Using the word “krunk” ages before hip hop popularized it.
Okay, so I might have exaggerated a little when I said in my last post that listening to Pud changed my life. But they did become a musical staple for me — that tape rarely left my Walkman, which I wore frequently around my tiny hometown. (It was either them or the Descendents.) Once, I told someone at a party that I was listening to my band’s “new demo” and let him listen to it. He liked it, though I’m positive he never came to any of my shows, so my deception went undiscovered.
Pud were also to be the headliners of the first show I ever promoted and played.
The band members took two cars to the show — a tiny pickup and a full-size van. The tiny pickup carried the singer Gavin, his then-girlfriend whose name I forgot, and driver Jake Manny to my house in Richland, which is about four hours from Bainbridge Island.
In the van was the rest of the band and some friends tagging along; about 11 people, or so I was told. As they were about to enter Yakima, their van broke down. A tow truck was sent for them from Bainbridge Island.
I had the three over for a while at my house as the van drama played out. I didn’t hang out with them much since one of my neighbors kept complaining to the cops and I had to deal with that. In the little time I did hang out with them, I remember two things:
1. My mom had made a bunch of hot dogs for all the bands (I was 14) and when I offered Gavin one, he told me he was vegetarian.
2. When the cops finally shut down the show and left me feeling like a failure, Jake Manny was nice enough to give me a hug. I appreciated it.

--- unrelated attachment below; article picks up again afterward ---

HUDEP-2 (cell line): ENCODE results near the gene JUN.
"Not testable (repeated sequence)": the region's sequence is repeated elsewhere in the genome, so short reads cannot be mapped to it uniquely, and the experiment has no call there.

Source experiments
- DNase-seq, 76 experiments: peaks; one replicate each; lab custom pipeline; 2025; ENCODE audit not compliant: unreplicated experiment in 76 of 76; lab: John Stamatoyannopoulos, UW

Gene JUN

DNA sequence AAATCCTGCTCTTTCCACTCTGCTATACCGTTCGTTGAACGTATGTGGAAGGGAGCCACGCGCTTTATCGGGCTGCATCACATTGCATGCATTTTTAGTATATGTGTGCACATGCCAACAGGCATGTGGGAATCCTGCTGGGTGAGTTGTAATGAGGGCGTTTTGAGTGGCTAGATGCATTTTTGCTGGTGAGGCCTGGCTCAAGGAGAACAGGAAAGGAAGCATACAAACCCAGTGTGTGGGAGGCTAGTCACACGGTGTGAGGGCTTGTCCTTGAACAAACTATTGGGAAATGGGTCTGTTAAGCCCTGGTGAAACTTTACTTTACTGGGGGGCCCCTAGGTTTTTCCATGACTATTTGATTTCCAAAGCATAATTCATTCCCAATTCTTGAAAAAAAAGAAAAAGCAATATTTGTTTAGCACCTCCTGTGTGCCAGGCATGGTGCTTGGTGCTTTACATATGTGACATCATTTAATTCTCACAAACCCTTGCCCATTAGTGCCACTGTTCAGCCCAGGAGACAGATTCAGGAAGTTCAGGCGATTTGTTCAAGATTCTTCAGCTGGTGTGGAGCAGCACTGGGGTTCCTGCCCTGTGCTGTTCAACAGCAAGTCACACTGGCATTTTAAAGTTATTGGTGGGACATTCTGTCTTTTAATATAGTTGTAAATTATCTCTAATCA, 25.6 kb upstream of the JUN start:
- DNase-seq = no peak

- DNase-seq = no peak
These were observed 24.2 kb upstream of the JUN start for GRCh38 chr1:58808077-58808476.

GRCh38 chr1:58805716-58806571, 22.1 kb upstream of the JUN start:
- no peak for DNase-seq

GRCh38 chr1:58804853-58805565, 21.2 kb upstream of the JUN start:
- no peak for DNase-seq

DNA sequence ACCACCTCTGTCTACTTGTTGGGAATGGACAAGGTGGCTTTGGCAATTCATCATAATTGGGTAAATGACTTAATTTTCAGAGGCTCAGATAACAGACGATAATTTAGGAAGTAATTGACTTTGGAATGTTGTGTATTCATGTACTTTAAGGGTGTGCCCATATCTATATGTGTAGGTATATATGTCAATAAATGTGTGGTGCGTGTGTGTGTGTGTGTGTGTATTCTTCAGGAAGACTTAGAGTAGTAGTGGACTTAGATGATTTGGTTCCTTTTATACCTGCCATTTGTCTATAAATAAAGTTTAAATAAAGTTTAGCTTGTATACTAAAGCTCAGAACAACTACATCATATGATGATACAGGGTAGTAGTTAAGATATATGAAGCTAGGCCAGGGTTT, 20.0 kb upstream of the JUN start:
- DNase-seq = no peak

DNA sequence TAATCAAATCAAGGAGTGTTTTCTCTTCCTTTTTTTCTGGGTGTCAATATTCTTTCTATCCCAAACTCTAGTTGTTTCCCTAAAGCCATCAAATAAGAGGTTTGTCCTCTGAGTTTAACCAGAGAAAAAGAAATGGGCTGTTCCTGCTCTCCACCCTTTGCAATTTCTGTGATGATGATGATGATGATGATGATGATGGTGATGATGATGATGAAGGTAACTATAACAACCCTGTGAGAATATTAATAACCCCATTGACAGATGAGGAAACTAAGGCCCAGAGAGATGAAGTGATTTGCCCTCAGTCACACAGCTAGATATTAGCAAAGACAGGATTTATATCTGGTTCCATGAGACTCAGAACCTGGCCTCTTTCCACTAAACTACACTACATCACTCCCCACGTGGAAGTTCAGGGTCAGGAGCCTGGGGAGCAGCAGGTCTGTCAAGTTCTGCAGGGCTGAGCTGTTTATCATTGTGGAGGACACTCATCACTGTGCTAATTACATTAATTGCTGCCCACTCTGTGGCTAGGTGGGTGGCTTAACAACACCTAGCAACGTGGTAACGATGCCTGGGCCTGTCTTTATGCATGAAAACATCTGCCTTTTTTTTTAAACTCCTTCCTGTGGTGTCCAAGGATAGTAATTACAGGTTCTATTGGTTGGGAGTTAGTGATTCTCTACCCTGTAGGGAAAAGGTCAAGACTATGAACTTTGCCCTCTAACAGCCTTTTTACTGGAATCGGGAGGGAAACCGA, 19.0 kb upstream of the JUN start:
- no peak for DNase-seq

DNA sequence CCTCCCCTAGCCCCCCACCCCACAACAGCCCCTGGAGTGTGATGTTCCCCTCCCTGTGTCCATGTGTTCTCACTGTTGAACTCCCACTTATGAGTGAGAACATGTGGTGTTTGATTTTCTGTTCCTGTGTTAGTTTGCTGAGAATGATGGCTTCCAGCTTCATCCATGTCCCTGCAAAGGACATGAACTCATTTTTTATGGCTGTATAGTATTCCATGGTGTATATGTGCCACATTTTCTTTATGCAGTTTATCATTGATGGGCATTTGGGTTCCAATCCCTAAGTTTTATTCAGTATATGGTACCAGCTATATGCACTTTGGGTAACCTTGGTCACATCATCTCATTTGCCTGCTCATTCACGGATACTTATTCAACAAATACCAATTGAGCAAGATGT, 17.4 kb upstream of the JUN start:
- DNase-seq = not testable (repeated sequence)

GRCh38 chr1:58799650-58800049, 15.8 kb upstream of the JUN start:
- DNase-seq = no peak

I never did see Pud live, but my good friend Shawn moved to Olympia a year later and went to a party that Gavin was at. Apparently Gavin drank so much that he ended up looking “like Leo DiCaprio in ‘What’s Eating Gilbert Grape.’”
Later, Shawn would come back to Richland from college and bring with him a copy of Pud’s “Punk As Krunk.” The cover featured a pen-drawing of the back cover of Rancid’s “Let’s Go,” with the members of Rancid being replaced with the guys from Pud.
The recording was made a few years before the Breakout demo. It memorializes the band at a time when they were still fumbling with their instruments and trying way too hard to be funny. I wouldn’t be surprised if they were 14 when they made it.
(I understand if these tracks aren’t downloaded a lot, but please do yourself a favor and listen to What’s That (It’s Love!) at least once)
A year or two after the band released “Breakout,” they put out an album on Recess Records, one of my favorite labels in the ’90s. (I was a big FYP fan.) “The One On The Wall Is A Trout, I’m The Shark” really is as ridiculous as its title, but it’s worth a listen. I give them genius points for making music this over-the-top.
They also had a 7″ — “I Was Teenage Rancor” — as well as some tracks on a couple Recess compilations, but I’m not going to post those. I think if you care enough about the band, you’ll find those tracks on your own.
After fronting a few over-the-top rock bands in Seattle, Salvation and the Blessed Light, Gavin now fronts an L.A. group called “Winter Flowers.” They describe their music as “California Mystic Folk,” but I should let this video do the talking: